Read Part 1 of this blog post.
In the 1980s and early 1990s, I regularly attended decorative painting workshops in Eureka, California, taught by JoSonja Jensen, an amazing American folk artist who is a master of folk art styles from all over the world (josonja.com). One of the workshops I attended was on Russian fairy tale painting, and in the course of that workshop, JoSonja demonstrated her interpretation of an icon of Mary and the Christ Child. I was so drawn to that simple image! In 1989 or 1990, I was also struck by an article in the New Orleans Times Picayune about the icons in the Greek Orthodox Cathedral in New Orleans, painted by an iconographer from Greece. I thought then, “I would love to learn to paint icons — but I can’t go to Greece to study painting.”
In the spring of 1993, I was back in Eureka attending another decorative painting workshop at JoSonja’s. At that time, her son Mark was the editor of their decorative painting magazine The Artist’s Journal. Mark said that they had just learned that there was an icon painter in Pennsylvania painting icons with JoSonja’s line of acrylic paint. They wanted to do an article about him for their publication, and they were looking for someone to write the article. I volunteered to go to Pennsylvania, meet the iconographer, and write the article for the journal.
In June 1993 I attended my first iconography workshop, at the St. John of Damascus School of Sacred Art at the Antiochian Village in Ligonier, Pennsylvania, taught by Philip Zimmerman (www.philzicons.com). Upon registering for the workshop, I was sent a list of six books to read before the workshop. I read all of them, and the knowledge I gained from those books served me well as I began my studies. Below is the list of the books:
- The Meaning of Icons by L. Ouspensky & V. Lossky
- The Icon: The Image of the Invisible by Fr. Egon Sendler
- On the Divine Images by St. John of Damascus
- On the Holy Icons by St. Theodore the Studite
- The Painter’s Manuel of Dionysius of Fourna
- An Iconographer’s Patternbook: The Stroganov Tradition
Taking that first icon-painting workshop opened a new world for me. It gave a new focus to my painting and to my life. I read every book on icons that I could get my hands on — and in 1993 there were not nearly as many books available as there are today. I took several more workshops with Philip, both at the Antiochian Village in Pennsylvania and at Beckwith Retreat Center in Fairhope, Alabama. I also began painting icons at home, in acrylics. Phil taught and painted in a Macedonian style. The JoSonja paints, similar to traditional gouache paints, adapted well to that style of iconography.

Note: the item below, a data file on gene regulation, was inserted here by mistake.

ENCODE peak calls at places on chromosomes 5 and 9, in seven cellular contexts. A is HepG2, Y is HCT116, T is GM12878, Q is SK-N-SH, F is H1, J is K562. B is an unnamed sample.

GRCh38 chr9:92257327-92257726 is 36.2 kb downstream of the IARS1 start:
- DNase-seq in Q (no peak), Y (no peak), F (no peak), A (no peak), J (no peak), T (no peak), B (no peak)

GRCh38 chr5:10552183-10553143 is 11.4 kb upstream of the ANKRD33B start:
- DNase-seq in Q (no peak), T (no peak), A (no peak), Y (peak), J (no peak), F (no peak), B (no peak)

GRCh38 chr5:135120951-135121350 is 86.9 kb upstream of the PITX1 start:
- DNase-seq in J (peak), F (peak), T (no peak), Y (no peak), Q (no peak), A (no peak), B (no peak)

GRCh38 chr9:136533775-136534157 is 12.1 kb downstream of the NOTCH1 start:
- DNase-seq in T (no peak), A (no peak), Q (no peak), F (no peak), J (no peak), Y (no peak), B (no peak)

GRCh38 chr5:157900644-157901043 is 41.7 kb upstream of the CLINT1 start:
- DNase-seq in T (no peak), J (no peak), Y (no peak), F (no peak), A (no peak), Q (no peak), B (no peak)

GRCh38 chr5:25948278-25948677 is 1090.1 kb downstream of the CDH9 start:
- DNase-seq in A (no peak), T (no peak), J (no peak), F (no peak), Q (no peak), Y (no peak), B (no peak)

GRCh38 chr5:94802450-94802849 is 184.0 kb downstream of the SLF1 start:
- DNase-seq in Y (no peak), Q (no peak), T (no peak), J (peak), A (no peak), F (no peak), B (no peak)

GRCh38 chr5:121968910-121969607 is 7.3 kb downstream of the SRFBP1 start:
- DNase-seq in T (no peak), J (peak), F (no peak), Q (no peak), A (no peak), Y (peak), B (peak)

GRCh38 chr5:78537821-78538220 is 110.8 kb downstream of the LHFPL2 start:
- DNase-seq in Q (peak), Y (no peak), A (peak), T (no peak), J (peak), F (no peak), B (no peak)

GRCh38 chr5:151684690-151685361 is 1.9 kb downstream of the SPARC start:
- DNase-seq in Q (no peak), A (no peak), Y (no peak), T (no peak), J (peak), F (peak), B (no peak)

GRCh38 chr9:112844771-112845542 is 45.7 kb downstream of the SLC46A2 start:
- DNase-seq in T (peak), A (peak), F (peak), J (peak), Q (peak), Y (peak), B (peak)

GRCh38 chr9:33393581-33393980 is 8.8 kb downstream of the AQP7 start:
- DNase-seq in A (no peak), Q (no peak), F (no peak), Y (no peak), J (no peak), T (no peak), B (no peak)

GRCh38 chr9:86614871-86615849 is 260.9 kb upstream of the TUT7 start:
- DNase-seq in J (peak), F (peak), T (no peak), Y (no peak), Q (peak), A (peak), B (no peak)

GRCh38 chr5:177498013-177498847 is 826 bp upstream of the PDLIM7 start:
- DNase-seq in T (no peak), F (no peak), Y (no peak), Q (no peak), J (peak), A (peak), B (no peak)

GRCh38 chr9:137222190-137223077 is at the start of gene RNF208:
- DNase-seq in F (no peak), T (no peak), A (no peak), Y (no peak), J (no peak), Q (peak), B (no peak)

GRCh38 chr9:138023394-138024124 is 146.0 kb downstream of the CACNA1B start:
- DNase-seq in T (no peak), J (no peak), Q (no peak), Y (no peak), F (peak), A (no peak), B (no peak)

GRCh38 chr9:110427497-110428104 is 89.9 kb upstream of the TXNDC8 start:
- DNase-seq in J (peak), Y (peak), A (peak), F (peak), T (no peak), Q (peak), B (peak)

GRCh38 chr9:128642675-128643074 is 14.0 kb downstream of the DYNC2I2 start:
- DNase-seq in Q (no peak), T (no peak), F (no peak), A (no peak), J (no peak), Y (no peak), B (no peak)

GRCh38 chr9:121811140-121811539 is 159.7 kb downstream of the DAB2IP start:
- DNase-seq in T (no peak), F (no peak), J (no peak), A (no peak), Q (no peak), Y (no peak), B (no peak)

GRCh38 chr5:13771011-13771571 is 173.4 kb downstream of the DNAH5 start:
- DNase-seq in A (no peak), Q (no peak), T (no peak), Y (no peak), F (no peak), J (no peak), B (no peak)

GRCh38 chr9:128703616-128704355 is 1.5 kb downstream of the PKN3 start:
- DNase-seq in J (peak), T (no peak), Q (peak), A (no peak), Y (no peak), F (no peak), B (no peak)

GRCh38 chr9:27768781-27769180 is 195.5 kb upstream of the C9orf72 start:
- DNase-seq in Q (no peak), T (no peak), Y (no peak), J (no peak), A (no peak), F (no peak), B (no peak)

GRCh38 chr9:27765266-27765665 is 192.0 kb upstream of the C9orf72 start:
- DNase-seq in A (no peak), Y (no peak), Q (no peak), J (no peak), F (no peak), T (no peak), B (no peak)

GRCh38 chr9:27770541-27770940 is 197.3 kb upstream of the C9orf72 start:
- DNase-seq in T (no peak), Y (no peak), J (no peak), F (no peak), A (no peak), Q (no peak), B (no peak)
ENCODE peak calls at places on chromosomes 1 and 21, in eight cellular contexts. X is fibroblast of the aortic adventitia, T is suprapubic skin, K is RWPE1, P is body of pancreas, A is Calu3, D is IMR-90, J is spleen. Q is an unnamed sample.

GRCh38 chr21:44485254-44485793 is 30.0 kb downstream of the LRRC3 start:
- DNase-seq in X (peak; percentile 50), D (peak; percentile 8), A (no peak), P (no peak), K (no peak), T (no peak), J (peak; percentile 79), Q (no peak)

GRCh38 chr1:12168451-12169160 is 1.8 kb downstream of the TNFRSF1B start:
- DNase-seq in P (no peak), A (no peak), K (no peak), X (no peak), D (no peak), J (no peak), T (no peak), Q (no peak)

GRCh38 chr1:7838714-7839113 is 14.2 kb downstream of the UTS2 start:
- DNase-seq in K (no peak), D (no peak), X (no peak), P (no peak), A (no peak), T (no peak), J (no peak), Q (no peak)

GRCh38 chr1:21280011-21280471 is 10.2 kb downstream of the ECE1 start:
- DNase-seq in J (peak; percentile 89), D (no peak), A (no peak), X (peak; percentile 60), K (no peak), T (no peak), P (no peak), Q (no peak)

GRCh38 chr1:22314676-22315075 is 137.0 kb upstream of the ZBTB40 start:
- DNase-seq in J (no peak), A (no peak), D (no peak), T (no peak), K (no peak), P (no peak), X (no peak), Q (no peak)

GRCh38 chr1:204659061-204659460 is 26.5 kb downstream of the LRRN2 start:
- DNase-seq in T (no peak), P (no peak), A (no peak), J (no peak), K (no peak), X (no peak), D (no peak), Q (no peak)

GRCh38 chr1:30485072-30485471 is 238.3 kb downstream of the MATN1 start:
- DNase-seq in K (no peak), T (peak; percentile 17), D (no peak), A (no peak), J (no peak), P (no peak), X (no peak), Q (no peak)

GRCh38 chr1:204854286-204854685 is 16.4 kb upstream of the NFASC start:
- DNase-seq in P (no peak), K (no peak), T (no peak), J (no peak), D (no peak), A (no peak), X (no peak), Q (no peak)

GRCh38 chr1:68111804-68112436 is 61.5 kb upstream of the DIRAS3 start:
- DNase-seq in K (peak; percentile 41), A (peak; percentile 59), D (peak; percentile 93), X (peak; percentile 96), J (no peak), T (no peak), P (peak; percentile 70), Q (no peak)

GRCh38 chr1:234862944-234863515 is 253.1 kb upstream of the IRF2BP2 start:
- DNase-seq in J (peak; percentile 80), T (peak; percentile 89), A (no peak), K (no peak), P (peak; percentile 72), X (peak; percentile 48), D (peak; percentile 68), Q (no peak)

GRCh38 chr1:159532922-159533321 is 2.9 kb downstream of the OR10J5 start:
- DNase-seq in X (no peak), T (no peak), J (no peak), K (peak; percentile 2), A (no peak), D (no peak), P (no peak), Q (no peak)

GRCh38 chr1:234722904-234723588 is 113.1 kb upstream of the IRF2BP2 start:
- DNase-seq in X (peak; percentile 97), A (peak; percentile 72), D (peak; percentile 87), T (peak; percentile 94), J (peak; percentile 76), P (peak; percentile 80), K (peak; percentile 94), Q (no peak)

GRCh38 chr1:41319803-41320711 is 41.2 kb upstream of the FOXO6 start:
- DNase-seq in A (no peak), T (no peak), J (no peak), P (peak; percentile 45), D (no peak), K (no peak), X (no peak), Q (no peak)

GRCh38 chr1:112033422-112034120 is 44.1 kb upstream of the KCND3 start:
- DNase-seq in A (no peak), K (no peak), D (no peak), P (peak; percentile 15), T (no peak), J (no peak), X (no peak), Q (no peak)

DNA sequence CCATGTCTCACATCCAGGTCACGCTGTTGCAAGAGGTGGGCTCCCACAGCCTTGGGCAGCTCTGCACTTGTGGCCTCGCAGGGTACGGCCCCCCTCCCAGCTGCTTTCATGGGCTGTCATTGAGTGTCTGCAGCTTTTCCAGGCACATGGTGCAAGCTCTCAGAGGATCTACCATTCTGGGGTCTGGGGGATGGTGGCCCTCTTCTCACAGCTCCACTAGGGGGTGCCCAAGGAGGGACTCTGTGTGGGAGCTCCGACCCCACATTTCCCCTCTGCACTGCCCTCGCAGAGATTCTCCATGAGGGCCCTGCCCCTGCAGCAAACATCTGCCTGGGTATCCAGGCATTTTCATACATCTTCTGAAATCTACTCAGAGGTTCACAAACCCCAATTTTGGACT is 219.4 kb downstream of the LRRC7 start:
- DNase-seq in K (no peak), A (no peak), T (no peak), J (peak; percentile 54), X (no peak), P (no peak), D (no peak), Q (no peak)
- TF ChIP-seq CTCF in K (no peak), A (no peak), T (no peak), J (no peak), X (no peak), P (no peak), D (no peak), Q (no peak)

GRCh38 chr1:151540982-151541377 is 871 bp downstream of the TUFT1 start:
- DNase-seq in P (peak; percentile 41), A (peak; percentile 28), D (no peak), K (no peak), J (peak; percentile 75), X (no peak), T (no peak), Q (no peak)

The more I read and studied about icons, the more I became attracted to the Russian style of icon painting. The historic Russian icons, painted in the traditional medium of egg tempera, did not look at all like the acrylic work that I was doing. At one of Phil’s workshops, I met Fredi Haldors, a delightful lady who had studied at the Icon Institute at Mt. Angel Benedictine Abbey near Portland, Oregon. She put me in touch with the teacher, iconographer Charles Rohrbacher (New Jerusalem Workshop) from Juneau, Alaska. At that time, Charles was teaching iconography both at Mt. Angel Abbey in Oregon and at the St. John Neumann Retreat Center in Tallahassee, Florida. Charles had studied with Orthodox iconographer Dmitry Shkolnik, and also with Byzantine Catholic iconographer and Jesuit Father Egon Sendler of the Centre d’Etudes Russes in Paris. I drove from Lafayette to Tallahassee in 1994 and took my first workshop with Charles. Charles was an inspirational spiritual guide as well as an accomplished icon painter, and the world of Byzantine iconography continued to expand for me under his guidance. He introduced me to painting in egg tempera.